Dortmunder's back and, judging by the opening chapter, his luck still hasn't changed for the better - thank goodness. If it's possible, the predicaments he gets into are even more outlandish and are described even more vividly by Westlake.
The genius of the Dortmunder books is the brilliant simplicity of the plans that can't fail, followed by their inevitable failure, usually through a most unexpected foul-up. This timeout, Dortmunder is asked by regular scary man Tiny Bulcher to help recover a holy relic for his cousin's homeland. It just happens that the relic is the femur of an obscure saint, somehow important to the country being granted entry into the United Nations. As the title suggests...don't ask.
Once again, Dortmunder devises an ingeniously simple plan to recover the relic from the embassy of a neighbouring country. Once again his plan works perfectly - almost. Once again he must devise an even more brilliant plan which takes more risks and leaves him open to even greater failure.
Hilariously, the boys from the Continental Detective Agency make another ill-fated appearance. This mob would have to be the unluckiest group of blokes in New York. They continue to be the only people who consistently come off second best to Dortmunder and his crew.
This is the eighth book in the Dortmunder series and carries on the tradition in fine style. As a reader who has read the previous seven, the sly references to incidents that occurred in earlier books gave the feeling of being a part of the team, reminiscing about past glories. For a very humorous and enjoyable caper, this is an extremely worthwhile read.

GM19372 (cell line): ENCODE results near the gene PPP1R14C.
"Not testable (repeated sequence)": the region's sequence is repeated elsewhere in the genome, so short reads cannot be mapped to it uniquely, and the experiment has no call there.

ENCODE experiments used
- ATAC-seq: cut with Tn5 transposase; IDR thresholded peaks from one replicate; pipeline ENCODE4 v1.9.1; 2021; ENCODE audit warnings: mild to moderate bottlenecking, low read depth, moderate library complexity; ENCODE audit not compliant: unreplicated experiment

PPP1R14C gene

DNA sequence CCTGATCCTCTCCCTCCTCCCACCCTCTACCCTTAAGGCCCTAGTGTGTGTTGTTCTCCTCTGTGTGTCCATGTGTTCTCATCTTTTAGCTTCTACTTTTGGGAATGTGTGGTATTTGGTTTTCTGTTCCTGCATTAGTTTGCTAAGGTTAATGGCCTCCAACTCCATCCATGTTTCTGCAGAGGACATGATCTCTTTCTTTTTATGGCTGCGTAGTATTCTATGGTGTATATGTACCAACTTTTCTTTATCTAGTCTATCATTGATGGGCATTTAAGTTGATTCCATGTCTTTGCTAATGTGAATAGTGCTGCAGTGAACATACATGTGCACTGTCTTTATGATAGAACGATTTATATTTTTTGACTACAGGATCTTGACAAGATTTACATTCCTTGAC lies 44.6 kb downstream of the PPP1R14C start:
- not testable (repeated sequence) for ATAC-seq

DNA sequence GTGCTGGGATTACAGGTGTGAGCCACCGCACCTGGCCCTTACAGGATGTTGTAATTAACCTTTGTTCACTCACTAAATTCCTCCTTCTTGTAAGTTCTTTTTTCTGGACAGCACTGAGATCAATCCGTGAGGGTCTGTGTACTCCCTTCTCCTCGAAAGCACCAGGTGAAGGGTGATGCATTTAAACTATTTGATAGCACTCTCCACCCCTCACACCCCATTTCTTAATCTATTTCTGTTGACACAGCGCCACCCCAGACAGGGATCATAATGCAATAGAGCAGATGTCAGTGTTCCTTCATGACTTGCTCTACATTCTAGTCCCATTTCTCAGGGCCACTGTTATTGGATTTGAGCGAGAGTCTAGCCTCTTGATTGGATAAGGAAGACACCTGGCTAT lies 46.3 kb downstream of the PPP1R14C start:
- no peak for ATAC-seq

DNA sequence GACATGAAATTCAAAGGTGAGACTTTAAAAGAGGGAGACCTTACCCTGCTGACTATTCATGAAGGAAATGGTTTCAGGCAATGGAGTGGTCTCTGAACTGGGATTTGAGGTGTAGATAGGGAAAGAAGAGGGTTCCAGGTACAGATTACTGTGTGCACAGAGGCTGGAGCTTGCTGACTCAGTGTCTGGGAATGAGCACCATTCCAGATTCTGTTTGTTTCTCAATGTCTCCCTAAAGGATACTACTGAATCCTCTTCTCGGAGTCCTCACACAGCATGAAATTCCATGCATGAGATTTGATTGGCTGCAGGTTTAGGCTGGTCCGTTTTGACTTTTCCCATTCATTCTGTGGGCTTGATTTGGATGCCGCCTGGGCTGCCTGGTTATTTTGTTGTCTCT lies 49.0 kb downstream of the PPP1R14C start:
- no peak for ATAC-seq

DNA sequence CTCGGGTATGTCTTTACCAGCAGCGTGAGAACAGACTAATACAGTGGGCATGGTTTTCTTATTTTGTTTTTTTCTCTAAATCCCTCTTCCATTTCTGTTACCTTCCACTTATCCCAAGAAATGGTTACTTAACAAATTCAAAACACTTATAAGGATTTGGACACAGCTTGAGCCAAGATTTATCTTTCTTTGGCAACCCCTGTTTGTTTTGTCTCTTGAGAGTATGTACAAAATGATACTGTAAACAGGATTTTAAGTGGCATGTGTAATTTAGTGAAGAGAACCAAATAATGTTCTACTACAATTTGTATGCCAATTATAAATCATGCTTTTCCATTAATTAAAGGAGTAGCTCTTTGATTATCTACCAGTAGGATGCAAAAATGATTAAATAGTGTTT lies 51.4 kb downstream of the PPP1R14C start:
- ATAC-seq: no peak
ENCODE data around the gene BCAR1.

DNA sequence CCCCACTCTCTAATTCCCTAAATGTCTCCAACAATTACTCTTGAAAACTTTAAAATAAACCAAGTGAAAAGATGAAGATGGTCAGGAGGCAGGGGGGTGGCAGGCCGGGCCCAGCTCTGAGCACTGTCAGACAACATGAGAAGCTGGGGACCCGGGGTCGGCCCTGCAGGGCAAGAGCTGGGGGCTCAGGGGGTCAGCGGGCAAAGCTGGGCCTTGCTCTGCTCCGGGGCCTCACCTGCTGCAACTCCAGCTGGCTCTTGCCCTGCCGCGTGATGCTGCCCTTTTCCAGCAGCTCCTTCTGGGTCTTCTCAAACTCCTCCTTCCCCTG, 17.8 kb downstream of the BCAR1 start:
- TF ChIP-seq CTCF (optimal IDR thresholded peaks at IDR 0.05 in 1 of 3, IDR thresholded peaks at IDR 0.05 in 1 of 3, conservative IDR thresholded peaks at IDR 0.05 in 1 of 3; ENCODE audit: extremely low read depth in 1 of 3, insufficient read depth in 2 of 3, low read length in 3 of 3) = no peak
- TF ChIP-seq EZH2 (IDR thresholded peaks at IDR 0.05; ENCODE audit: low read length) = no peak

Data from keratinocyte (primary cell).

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Format: Mass Market Paperback
Westlake's continuing character, hapless thief John Archibald
Dortmunder, suffers his penultimate humiliation in this novel,
and gets his most satisfying revenge. Dortmunder's jobs always
go wrong, and this time he is actually kidnapped and held
prisoner by the people he tried to rob. Dortmunder escapes,
and grimly pursues the most hilarious vengeance ever conceived
by an author.

This is Westlake at his best. Consistently funny, cynical,
sharp and breathtakingly well-written. If you have never
read a Dortmunder novel, start with this one. If you're an old
fan, this is the one to come back with.